Cataracts do not usually cause any change in the appearance of the eye. Any discomforts, such as irritation, aching, itching or redness are most likely caused by some other eye disorder.
Cataracts are not hazardous to the sufferer's health, or the health of the eye. If the cataract becomes hypermature (completely white), the sufferer may experience inflammation, headache and some pain. Hypermature cataracts need to be removed if there is inflammation or pain.
How are cataracts diagnosed?Anybody who experiences vision problems should see a GP (general practitioner, primary care physician), an ophthalmologist, or an optometrist. The GP will most likely refer the patient to an ophthalmologist, or an optometrist. The eye specialist will carry out a number of tests. These may include: Although an eye test may help confirm a cataract diagnosis, it may not always reflect the patient's quality of life. Some patients who do badly in a test seem to have no problem with daily function, while others who may do well insist that their eyesight is poor and does interfere with ordinary activities.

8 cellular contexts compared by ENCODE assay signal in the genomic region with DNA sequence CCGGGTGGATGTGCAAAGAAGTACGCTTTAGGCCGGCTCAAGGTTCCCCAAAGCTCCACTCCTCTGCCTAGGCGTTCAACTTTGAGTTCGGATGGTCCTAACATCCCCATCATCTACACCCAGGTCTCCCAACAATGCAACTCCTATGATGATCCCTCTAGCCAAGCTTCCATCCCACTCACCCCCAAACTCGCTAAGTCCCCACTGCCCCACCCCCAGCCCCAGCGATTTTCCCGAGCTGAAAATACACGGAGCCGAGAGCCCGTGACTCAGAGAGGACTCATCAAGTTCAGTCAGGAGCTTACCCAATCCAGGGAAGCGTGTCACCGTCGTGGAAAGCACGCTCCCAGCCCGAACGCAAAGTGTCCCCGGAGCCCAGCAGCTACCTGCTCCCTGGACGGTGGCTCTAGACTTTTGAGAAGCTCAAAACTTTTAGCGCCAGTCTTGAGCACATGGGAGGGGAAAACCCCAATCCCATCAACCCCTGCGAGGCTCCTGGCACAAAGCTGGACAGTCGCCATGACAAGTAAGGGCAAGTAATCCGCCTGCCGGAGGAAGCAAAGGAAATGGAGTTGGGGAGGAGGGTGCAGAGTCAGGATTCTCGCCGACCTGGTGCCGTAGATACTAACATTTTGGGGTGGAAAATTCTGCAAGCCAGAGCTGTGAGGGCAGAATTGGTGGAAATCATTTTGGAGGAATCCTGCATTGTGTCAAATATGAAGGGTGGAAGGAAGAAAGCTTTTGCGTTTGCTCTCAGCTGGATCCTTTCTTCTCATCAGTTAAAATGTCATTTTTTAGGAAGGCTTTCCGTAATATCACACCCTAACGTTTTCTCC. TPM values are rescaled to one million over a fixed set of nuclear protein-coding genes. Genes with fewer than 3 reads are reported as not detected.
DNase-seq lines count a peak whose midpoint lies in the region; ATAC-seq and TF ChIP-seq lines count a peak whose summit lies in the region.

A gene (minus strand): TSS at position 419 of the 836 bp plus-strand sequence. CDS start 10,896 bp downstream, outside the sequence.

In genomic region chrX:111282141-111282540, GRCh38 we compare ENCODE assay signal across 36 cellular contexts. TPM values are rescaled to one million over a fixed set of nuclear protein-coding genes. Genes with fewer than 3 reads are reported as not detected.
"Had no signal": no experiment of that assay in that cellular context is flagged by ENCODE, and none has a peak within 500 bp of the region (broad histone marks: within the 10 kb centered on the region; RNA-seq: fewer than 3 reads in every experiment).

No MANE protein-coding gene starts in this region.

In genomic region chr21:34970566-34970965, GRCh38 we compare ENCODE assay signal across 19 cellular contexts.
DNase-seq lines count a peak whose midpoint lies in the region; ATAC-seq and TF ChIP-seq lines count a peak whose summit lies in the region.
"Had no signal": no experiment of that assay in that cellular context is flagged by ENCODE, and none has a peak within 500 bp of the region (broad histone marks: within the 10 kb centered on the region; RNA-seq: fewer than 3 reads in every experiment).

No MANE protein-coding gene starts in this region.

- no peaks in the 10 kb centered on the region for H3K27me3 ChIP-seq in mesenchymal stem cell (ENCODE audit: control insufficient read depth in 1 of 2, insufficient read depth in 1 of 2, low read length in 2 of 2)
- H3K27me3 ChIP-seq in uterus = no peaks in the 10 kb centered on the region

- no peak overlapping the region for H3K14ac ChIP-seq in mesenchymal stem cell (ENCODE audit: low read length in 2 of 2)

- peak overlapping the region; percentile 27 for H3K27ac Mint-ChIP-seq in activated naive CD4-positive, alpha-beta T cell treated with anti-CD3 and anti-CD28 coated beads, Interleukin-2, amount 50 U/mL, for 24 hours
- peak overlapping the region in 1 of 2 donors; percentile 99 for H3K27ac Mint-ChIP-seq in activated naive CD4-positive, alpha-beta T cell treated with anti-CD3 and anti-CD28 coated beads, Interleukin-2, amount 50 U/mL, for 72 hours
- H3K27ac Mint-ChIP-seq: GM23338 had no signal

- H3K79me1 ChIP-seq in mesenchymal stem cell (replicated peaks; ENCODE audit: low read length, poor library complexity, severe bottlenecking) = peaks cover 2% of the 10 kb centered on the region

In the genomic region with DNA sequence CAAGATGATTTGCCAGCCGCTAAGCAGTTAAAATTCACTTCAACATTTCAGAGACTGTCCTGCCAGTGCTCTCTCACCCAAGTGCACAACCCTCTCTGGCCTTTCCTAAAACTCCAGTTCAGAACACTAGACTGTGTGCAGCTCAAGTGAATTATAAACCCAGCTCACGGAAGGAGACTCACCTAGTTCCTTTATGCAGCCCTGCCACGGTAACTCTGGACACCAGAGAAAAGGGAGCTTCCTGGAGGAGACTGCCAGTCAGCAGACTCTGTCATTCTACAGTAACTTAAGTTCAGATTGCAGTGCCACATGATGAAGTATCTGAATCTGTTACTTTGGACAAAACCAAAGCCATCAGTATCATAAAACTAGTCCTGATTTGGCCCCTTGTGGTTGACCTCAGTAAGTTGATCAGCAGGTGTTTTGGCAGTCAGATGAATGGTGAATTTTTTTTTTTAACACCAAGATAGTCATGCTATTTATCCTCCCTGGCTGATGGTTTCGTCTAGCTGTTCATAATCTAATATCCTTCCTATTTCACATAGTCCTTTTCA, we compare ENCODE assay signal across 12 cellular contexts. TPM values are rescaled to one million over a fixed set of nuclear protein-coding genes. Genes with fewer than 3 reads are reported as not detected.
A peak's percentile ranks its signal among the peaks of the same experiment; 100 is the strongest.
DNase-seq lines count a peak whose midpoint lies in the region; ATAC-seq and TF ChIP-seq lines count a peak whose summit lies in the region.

Treatment for cataractsIf the patient is found to be only mildly affected surgical treatment may not be needed. During its early stages, stronger glasses and brighter lights may help improve vision. The following simple approaches may assist people who are not ready yet to have surgery: Surgery
However, these are only temporary measures - the cataracts will continue developing and gradually impair eyesight more.
Patients who take alpha-blockers or are considering taking alpha-blockers should be aware that the drugs may increase the difficulty of cataract surgery. While Flomax (an alpha-blocker) is largely prescribed to men to treat prostate enlargement, some women also take the drug to treat urinary retention problems. Other alpha-blockers are used to treat hypertension. The American Academy of Ophthalmology and the American Society of Cataract and Refractive Surgery issued an advisory telling patients and GPs to inform their surgeon if they are taking alpha-blockers, or took them in the past. Once informed, the ophthalmologist can anticipate certain problems and employ different surgical techniques that help to achieve excellent outcomes.